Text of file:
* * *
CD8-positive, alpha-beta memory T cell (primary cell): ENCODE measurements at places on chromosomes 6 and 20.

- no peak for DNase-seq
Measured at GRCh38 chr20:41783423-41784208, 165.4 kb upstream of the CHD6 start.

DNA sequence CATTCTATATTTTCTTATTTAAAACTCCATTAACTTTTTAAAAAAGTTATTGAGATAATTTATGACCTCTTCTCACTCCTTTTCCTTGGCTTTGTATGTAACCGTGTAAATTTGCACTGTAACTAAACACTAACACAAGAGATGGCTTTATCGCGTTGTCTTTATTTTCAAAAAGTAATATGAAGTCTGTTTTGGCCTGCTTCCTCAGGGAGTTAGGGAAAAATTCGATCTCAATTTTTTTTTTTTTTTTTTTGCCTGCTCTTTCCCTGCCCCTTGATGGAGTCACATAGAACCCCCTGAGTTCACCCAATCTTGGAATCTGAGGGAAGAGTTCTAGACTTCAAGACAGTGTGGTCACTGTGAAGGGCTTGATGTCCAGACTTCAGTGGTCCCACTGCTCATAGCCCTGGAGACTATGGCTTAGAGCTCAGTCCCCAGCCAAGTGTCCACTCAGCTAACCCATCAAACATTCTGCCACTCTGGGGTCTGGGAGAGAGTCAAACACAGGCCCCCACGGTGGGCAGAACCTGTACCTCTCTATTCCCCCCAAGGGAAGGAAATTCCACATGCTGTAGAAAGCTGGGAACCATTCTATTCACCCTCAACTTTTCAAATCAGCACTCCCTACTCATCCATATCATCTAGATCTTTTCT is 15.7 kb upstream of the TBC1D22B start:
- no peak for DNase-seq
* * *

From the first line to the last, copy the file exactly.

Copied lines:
CD8-positive, alpha-beta memory T cell (primary cell): ENCODE measurements at places on chromosomes 6 and 20.

- no peak for DNase-seq
Measured at GRCh38 chr20:41783423-41784208, 165.4 kb upstream of the CHD6 start.

DNA sequence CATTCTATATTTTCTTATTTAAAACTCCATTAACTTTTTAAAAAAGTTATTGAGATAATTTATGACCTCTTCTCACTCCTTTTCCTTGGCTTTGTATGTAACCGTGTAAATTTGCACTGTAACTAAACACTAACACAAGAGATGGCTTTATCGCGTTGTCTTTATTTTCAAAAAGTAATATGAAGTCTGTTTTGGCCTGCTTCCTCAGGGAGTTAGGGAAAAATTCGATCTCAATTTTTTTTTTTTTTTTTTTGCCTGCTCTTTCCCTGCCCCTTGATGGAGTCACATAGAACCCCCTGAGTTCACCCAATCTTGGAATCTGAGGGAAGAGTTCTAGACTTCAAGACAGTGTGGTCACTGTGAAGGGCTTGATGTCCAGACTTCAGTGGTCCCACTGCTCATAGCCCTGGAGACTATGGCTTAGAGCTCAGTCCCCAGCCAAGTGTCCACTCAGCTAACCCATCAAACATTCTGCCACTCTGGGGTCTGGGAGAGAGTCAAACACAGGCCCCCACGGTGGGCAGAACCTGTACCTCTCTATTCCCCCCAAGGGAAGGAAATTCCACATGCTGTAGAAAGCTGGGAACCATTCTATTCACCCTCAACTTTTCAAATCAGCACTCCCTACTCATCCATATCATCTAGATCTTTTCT is 15.7 kb upstream of the TBC1D22B start:
- no peak for DNase-seq